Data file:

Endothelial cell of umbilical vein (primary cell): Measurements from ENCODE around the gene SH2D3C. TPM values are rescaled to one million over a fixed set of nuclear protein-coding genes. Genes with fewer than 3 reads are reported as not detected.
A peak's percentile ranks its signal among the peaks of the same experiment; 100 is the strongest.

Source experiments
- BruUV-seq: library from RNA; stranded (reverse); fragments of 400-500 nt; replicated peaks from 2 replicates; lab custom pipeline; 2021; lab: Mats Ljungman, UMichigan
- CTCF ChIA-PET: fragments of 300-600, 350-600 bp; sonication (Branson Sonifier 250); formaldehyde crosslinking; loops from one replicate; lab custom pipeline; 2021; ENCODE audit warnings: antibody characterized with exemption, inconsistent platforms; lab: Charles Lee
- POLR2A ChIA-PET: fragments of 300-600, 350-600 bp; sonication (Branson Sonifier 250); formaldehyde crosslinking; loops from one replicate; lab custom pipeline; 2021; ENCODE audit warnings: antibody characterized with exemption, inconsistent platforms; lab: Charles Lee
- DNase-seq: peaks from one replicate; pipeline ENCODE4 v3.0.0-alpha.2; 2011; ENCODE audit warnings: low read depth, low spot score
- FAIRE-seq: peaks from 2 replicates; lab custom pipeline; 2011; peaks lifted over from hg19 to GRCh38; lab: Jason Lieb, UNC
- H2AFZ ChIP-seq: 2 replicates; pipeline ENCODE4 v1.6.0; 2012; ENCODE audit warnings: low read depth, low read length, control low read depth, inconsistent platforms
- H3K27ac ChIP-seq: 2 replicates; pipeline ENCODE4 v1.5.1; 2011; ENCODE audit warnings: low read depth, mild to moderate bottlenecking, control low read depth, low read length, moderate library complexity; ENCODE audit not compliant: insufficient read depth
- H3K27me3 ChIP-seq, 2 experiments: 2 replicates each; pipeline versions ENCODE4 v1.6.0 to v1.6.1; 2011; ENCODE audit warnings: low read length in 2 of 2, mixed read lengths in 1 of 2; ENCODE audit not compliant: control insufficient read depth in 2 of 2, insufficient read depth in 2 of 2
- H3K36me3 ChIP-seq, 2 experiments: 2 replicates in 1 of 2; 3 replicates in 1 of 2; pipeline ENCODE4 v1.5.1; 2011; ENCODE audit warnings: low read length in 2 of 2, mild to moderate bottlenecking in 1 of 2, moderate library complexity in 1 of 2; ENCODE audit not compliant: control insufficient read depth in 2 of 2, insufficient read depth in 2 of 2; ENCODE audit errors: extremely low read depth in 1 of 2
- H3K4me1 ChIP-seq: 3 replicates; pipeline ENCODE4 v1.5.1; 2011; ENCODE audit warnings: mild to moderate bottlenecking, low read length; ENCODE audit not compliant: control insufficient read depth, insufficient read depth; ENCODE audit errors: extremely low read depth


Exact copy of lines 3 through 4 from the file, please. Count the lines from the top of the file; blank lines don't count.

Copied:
Source experiments
- BruUV-seq: library from RNA; stranded (reverse); fragments of 400-500 nt; replicated peaks from 2 replicates; lab custom pipeline; 2021; lab: Mats Ljungman, UMichigan